Estate Tax Provisions Clearer Heading into Conference
The Senate narrowly passed its Tax Reform Bill in the early hours of Saturday morning, with a 51-42 vote in which no Democrats voted in favor of the bill. This marks a significant achievement toward real tax reform, as the House and the Senate now enter conference to merge the House Tax Bill and the Senate Tax Bill into one coherent Tax Reform Package to present to President Trump. I wanted to take the time to highlight the similarities between the two bills with regard to Estate Tax, while recognizing an important difference.
Both versions of the bill significantly increase the exclusion amount for taxpayers; the House version increases the exclusion amount to $10M per person, which will be indexed for inflation going forward, while the Senate version doubles the current exclusion amount from roughly $5.5M to $11M per person. These increases mark a significant opportunity for a married couple with a net worth in the $10M-$20M range, as their previously taxable estate becomes tax-free. In order to take advantage of the increased exclusion amounts, and to protect from future changes in tax law, we will encourage clients whose net worth is in excess of $10M to utilize irrevocable trusts to shelter their increased exclusion amount immediately. Think of these trusts as lifetime credit shelter trusts. Using these trusts will ensure that the clients’ exclusion amount credit is used while it is around (and not decreased or eliminated by subsequent tax law changes), and will pass to their beneficiaries transfer-tax free. Of course, every scenario is different, and special attention should be paid to whether the loss of the step-up in basis at one’s death outweighs utilizing one’s credit while it is statutorily available.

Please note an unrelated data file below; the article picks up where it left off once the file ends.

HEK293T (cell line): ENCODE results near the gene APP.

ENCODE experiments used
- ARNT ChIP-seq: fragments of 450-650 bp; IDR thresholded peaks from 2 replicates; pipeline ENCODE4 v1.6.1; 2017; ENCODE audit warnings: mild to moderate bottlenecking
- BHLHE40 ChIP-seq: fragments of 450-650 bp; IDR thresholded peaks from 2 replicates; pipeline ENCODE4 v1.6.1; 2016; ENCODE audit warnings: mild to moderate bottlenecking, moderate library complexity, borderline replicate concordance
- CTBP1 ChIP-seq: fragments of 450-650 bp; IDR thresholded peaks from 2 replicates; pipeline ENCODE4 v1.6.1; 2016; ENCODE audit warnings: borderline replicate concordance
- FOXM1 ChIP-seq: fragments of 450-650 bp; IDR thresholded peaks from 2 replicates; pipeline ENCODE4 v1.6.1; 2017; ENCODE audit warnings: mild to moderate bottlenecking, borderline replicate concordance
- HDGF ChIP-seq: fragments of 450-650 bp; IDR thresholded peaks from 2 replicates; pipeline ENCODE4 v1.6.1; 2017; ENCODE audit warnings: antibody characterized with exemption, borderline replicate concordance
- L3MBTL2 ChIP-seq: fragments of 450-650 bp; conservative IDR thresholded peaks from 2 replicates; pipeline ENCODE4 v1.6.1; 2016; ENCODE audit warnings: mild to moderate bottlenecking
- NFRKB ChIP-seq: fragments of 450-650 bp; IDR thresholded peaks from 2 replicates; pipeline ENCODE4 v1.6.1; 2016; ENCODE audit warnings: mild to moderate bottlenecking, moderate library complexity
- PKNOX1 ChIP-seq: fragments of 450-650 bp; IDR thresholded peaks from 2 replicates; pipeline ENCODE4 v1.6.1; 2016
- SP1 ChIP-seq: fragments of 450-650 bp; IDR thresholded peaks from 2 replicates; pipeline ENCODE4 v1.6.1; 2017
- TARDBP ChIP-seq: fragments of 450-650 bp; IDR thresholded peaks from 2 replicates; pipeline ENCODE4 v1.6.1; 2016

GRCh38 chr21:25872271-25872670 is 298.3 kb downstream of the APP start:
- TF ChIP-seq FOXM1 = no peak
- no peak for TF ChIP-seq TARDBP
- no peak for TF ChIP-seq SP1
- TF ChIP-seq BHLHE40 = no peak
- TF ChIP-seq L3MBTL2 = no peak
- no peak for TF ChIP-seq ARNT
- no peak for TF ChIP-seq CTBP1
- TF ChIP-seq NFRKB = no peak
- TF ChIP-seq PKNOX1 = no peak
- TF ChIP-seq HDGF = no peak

It is important to note, again, that the House version of the bill completely eliminates the Estate Tax after 2023, but both versions retain the Gift Tax. However, clients should remember that the Bush-era tax cuts included the elimination of the Estate Tax starting in 2010, but a subsequent Democrat-controlled Congress re-instituted the Estate Tax starting in 2011. In short, these tax changes need to be taken advantage of sooner rather than later.
If you have any questions regarding tax law changes, your estate plan, or other legal matters, please do not hesitate to contact me at (772) 234-5500 or firstname.lastname@example.org.